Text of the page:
Felipe Dana, AP

Perhaps what’s most appreciative about Dion Waiters is his fire; his relentless drive to become “The Best” with his sheer abundance of blazing (over) confidence. Though his devotion is apparent, how he’ll come to help the Cavaliers hinges largely on his up-tempo ego and oddly, his aforementioned ambition.

Last year’s train-wreck season was filled with constant chemistry concerns and toxic locker room meetings. This time around, Waiters seems poised and composed as he prepares for a season alongside the new firepower brought to the Land:

“I’m planning to go watch tape to see what D-Wade did when he played with LeBron. I need to learn how to be effective out there with him.”

As we have discussed, his motivation is present. What’s left is the question of what skills he brings to the table and how he uses those skillsets for the betterment of the team. Having already taken the approach to try and emulate Wade’s tangency with LeBron, Waiters has definitely taken a step in the right direction. It shows he’s willing to concede being an on-ball guard and focus on being a catalyst to the three superstars he’s playing with. So let’s get down to it.

{adinserter 2}We all know Waiters can score; he’s built his career on his ability to creating his own shot. Whether it’s the pull up 3 or drive to the basket, he has crafted himself into a scoring niche. Despite being a solid scoring option, he’s often been relegated to the bench, and given the sixth man responsibility. This isn’t because of some downtrodden performance on his part, but rather, a practical approach by his coaches. He’s a ball-dominating guard, and he would bring a spark off the bench by assuming the role of a Manu Ginobili/Jamal Crawford contributor. Assuming this role does prove to be effective, his statistics coming off the bench were synonymous to results as a start. However, assuming a sixth man role also clashes with his ego, and Waiters has made it clear that he won’t easy settle for that.

So would starting be the best option for Waiters, despite spending his entire college career and a part of his NBA career as a successful sixth man? It all depends on his willingness to concede to being the fourth option on offence. Assuming he does this and prioritizes his team’s success over his personal benefit, we’re left with analyzing his effectiveness.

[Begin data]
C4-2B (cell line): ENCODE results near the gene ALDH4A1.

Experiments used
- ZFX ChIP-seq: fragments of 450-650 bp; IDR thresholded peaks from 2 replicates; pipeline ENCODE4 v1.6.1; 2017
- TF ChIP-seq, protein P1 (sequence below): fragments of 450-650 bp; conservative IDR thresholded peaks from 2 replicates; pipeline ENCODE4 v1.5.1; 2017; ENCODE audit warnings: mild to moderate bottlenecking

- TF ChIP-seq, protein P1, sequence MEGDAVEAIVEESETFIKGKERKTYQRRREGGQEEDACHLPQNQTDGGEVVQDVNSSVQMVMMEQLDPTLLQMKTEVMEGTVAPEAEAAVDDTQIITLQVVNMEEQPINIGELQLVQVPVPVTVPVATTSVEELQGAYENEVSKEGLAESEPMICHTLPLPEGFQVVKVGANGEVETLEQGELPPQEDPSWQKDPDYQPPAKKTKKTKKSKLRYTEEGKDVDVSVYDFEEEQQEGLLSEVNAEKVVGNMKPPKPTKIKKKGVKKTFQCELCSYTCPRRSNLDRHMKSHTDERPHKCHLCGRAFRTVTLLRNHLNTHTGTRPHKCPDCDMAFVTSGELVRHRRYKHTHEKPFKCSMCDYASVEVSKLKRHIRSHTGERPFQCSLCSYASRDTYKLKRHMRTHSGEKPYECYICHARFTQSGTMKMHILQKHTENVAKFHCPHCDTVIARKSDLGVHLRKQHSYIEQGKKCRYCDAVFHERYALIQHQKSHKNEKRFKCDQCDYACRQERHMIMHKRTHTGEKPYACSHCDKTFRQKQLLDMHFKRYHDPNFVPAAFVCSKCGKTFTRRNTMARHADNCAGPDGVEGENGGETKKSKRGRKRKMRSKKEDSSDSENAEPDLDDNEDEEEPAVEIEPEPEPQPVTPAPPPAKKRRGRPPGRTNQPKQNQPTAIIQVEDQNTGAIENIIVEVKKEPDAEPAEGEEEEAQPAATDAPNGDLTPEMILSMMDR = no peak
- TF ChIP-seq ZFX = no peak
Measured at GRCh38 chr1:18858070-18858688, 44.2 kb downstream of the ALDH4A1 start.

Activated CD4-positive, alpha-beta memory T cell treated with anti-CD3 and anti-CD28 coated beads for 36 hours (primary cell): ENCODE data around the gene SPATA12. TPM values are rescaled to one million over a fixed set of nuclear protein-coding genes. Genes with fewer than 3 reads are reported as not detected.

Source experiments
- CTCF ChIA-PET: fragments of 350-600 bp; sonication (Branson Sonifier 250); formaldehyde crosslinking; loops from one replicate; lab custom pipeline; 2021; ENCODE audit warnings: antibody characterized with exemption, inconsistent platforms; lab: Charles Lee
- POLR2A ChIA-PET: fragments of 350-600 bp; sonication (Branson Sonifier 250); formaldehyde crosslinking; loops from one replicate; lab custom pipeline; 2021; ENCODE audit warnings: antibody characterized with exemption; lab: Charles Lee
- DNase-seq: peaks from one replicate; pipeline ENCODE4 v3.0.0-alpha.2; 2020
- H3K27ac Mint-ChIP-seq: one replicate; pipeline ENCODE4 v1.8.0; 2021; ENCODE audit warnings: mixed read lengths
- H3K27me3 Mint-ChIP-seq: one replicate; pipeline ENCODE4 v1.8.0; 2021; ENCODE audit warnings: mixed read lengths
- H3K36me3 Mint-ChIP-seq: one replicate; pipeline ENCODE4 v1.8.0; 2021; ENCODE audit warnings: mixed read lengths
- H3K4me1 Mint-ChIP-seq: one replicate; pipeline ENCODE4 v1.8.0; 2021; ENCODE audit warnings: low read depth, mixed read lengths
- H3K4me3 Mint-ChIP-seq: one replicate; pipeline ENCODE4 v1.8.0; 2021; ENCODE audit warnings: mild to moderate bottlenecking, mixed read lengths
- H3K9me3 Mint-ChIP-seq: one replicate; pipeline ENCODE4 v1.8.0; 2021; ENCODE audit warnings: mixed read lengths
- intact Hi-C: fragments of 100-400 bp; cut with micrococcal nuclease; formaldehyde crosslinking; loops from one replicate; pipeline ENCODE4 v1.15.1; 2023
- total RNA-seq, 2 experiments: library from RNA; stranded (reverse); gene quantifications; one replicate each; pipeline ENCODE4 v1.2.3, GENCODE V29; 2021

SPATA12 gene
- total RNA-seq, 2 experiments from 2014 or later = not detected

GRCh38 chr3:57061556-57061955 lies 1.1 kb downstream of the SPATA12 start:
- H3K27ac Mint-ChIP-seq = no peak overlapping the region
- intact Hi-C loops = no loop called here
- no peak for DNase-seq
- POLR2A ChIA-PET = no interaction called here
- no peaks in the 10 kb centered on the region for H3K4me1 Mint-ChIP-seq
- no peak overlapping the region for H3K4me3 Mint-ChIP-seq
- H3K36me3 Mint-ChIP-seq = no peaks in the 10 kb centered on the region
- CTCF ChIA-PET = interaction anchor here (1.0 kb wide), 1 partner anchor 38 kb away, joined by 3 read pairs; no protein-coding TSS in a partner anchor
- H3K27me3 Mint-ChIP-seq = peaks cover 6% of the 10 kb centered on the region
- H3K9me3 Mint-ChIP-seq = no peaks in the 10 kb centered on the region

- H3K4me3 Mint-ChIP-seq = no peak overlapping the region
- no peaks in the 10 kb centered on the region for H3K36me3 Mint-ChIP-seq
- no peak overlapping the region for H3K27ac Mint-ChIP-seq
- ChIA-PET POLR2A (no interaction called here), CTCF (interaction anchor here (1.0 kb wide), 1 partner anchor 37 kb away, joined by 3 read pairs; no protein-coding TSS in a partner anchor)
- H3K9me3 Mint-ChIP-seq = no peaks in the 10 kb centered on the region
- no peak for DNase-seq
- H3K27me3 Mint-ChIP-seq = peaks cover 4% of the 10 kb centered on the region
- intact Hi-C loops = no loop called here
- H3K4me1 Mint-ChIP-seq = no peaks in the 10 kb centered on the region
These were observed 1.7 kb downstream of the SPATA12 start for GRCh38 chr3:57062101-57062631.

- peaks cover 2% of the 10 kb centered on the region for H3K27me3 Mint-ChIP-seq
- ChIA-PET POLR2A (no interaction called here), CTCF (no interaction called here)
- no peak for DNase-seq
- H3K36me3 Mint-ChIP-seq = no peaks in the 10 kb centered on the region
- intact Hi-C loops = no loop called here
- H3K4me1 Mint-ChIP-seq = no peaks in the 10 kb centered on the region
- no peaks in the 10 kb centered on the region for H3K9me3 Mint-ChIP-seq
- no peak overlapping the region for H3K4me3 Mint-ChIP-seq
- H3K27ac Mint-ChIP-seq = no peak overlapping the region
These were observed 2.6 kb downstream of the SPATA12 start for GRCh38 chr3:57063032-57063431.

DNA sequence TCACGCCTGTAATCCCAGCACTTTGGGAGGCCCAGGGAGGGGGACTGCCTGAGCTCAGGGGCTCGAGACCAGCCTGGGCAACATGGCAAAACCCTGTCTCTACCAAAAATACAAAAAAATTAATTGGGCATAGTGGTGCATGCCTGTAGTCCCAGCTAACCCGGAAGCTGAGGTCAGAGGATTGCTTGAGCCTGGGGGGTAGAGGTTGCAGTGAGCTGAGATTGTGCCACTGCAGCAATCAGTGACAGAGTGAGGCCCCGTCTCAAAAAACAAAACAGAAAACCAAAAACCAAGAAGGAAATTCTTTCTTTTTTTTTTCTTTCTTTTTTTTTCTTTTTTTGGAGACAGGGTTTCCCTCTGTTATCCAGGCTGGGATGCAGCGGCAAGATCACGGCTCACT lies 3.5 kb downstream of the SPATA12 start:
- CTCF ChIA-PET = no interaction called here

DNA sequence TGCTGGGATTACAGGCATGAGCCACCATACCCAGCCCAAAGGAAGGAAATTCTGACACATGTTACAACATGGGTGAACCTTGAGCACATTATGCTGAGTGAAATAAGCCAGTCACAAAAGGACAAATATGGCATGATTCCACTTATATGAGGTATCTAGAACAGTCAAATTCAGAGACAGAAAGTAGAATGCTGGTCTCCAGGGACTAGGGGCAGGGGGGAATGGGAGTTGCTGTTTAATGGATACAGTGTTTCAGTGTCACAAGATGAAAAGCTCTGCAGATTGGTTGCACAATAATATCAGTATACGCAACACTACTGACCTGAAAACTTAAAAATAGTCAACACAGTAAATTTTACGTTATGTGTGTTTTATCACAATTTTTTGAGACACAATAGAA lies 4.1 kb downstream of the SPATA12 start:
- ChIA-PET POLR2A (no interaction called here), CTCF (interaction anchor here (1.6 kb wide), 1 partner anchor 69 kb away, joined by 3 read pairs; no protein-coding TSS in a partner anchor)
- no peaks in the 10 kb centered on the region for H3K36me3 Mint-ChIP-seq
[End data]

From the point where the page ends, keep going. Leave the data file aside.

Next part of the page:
As seen during his tenure with the Miami Heat, LeBron James plays best when he’s surrounded by perimeter shooting threats. Guys like Mike Miller, Shane Battier, Mario Chalmers, and Ray Allen thrived alongside LeBron, and together, they proved to be an effective championship level offense. If Waiters wants to be the most effective he can be alongside LeBron, he’d be wise to acclimate himself more into an outside scoring threat than an assonance of Dwyane Wade.

Now the question is, can Waiters become a catch-and-shoot specialist? Last year, Waiters shot 37% from three-point range. That’s very solid. In fact, that qualifies Waiters as an issue for defenders, polarizing their attention on the perimeter from the other offensive monsters on the Cavs roster. For reference, Kyrie Irving (the 2013 three-point champion) shot 36% and Kevin Love (the 2012 three-point champion) shot 38% from three-point range.

We also have to consider that a good amount of Waiters’ shots came from pull-up shots, which is relatively more difficult than catch-and-shoot jumpers. Now that Waiters is playing alongside LeBron, we can expect him to resort to a lot less pull up shots, and be open for considerably more catch-and-shoot jumpers. Waiters shoots 42% on catch-and-shoot three pointers, which catapults him into the company of other elite shooters, such as Danny Green(41.5% C&S 3P%), Spencer Hawes(42.3% C&S 3P%), and JJ Redick(42.6% C&S 3P%).


In fact, good three-point shooting is what separates Waiters from Wade. While Waiters is on the brink of mastering his outside shooting touch, Wade has consistently struggled as a three-point shooter his whole career. Wade shot 28% from 3-point range last year, and 29% for his whole career. In fact, he only made 9 three-pointers throughout all of last season while playing 54 games, not threatening anyone from 25+ feet from the basket. Within in 25 feet of the basket, Dion can provide just as much explosion as Wade:

Obviously, three-point shooting isn’t the only worthwhile skillset Waiters has in his repertoire. He’s a slasher who actively makes cuts, splits defenders and looks to drive to the rim; much the same way Wade does, though maybe not with the same level of elite ability. This past Saturday, Waiters filled a backcourt with no Kyrie Irving and little help from backup Point Guard Matthew Dellavedova in the Cavs’ Preseason contest against the Miami Heat. Facing off against Wade himself, Dion did struggle to facilitate teammates, especially early on with all starts on the court; but he showed Wade-like potential offensively, shooting 7-12 from the field. Remember, Waiters is only 22; the same age Wade was during his rookie season.

So there you have it. Coach David Blatt has a lot to think about in determining Waiter’s role as a spot-up shooter or leader of the bench. Either way, it’s a great problem to have if you’re a coach or a Cavs fan overanalyzing it all.